The biggest news in Atlanta theater in 2020 was that we had any theater at all.
The year began with great promise — Tarell Alvin McCraney’s The Brothers Size at Actor’s Express, Paula Vogel’s Indecent at Theatrical Outfit, Jocelyn Bioh’s School Girls; or the African Mean Girls Play at True Colors Theatre Company. Then, of course, COVID-19 sat its big fat self down on everything, and theater as we knew it vanished.
We could lament what was lost — Stephen Karam’s family comedy-drama The Humans and Anna Deavere Smith’s Fires in the Mirror (both scheduled at Theatrical Outfit), an adaptation of Toni Morrison’s The Bluest Eye (pushed to spring/summer 2021) at Synchronicity) — or celebrate the innovation the pandemic demanded. Necessity is, indeed, the mother of invention.
What we have seen is A Christmas Carol from the Alliance Theatre, this time as a drive-in radio play; Dad’s Garage’s full-throated foray into Twitch.tv; Synchronicity’s 4×4 series of one-woman plays fully staged for flesh-and-blood and Zoom audiences; and any number of virtual readings, dramas, musicals and conversations, some more successful than others.
So this year’s wrap-up is more a collection of highs and lows and less of a best–of adventure, although it has some of those elements, too.
COMINGS AND GOINGS
Jon Carr, once Dad’s Garage’s marketing director, rejoined the company in January as artistic director, and left earlier this month to lead The Second City companies in Chicago, Hollywood and Toronto. Dad’s alum Tim Stoltenberg moves from Los Angeles to Atlanta via Wisconsin to take Carr’s place, at least on an interim basis.
In one of the biggest tragedies of the year, artistic director Robert Egizio was thanklessly furloughed by the board of Stage Door Players and, ultimately, shown the door. He guided the Dunwoody company, firmly pigeonholed as community theater before his arrival, into a metro-wide home at which actors and designers wanted to work. His dismissal continues to stoke protests on social media and elsewhere from theater professionals and Stage Door patrons who vow never to return.
Perhaps the most inflammatory exit began in late 2019, when founding artistic director Brian Clowdus stepped down from Serenbe Playhouse, ostensibly to work on his for-profit enterprises. Serenbe earned a national reputation under his leadership but apparently not all was well. In June, as the #BlackLivesMatter movement gained momentum, allegations of racism, sexism and abuse were leveled at Clowdus and his company by former employees, apprentices, performers, directors and designers. A week later, the playhouse’s parent organization announced via Facebook that it had suspended all operations, laid off remaining staff members and planned to begin the work of rebuilding a new, “equitable, welcoming and diverse playhouse.” The playhouse and Serenbe Institute have been silent ever since.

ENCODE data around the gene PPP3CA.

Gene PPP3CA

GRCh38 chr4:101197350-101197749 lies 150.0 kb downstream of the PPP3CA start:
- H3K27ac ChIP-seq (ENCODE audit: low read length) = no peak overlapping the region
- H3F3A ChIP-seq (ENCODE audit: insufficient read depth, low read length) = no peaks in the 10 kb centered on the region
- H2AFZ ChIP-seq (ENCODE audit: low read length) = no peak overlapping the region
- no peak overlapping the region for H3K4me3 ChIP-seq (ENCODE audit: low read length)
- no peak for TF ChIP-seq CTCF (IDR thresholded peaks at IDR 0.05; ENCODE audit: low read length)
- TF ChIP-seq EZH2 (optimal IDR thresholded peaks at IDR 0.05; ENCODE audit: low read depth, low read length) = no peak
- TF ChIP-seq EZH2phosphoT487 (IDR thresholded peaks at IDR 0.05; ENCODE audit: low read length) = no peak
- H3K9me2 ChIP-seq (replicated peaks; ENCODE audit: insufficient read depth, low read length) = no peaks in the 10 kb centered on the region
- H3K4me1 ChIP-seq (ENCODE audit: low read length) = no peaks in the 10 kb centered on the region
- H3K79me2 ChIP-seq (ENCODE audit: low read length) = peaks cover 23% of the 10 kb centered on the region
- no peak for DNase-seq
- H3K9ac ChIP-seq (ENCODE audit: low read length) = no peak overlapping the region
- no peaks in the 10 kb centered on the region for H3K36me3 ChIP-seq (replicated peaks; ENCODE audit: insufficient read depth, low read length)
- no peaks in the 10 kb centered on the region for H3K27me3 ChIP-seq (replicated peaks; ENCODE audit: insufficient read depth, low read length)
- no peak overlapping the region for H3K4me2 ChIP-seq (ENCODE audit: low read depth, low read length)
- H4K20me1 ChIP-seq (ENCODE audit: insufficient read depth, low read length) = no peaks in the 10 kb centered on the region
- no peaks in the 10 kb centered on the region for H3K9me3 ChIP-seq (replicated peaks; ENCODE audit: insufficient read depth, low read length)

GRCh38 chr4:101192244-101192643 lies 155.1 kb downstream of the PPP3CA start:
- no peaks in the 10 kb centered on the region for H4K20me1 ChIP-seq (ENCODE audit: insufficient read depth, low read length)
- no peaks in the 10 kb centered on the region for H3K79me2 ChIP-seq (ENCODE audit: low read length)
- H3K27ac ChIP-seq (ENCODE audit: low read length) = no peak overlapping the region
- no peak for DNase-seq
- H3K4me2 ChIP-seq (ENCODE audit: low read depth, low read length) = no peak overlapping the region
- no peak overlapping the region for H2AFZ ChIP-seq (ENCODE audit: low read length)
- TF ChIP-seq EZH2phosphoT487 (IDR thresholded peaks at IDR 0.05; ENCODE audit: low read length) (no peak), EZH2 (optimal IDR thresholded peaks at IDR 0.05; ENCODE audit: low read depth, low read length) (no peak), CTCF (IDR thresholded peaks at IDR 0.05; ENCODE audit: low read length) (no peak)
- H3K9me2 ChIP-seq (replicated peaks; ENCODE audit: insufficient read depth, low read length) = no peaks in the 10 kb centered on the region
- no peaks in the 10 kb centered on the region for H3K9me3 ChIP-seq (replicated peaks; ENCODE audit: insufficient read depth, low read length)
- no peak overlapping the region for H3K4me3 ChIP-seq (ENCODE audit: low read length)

And we said goodbye to puppeteer Bobby Box, who died in January at age 61. During a 22-year career at the Center for Puppetry Arts, Box directed, wrote and adapted scores of shows, including Charlotte’s Web, The Shoemaker & the Elves, A Midsummer Night’s Dream, Don Quixote, Tales of Edgar Allan Poe, Live Faust, Die Young and the acclaimed Anne Frank: Within & Without, which was considered his signature work.
“I was looking through my flash drives and folders and papers and I couldn’t find anything with Bobby,” said Michael Haverty of The Object Group. “Then I realized — everything he gave me is in my heart. It’s about how to treat people kindly, how to listen to people’s stories and bring joy to the workplace.”
More than any other company caught in COVID’s clutches, Synchronicity Theatre produced a virtual show that truly felt like being back inside a theater. The show: Stiff. The writer and cast: Sherry Jo Ward. Stiff, a poignant, hilarious, autobiographical piece of theater, details Ward’s experiences with Stiff-Person syndrome. She’s been living with the progressive and debilitating disease since 2015. It impacts the trunk muscles, causes extreme rigidity, painful spasms, impaired mobility, and a heightened sensitivity to noise and stress.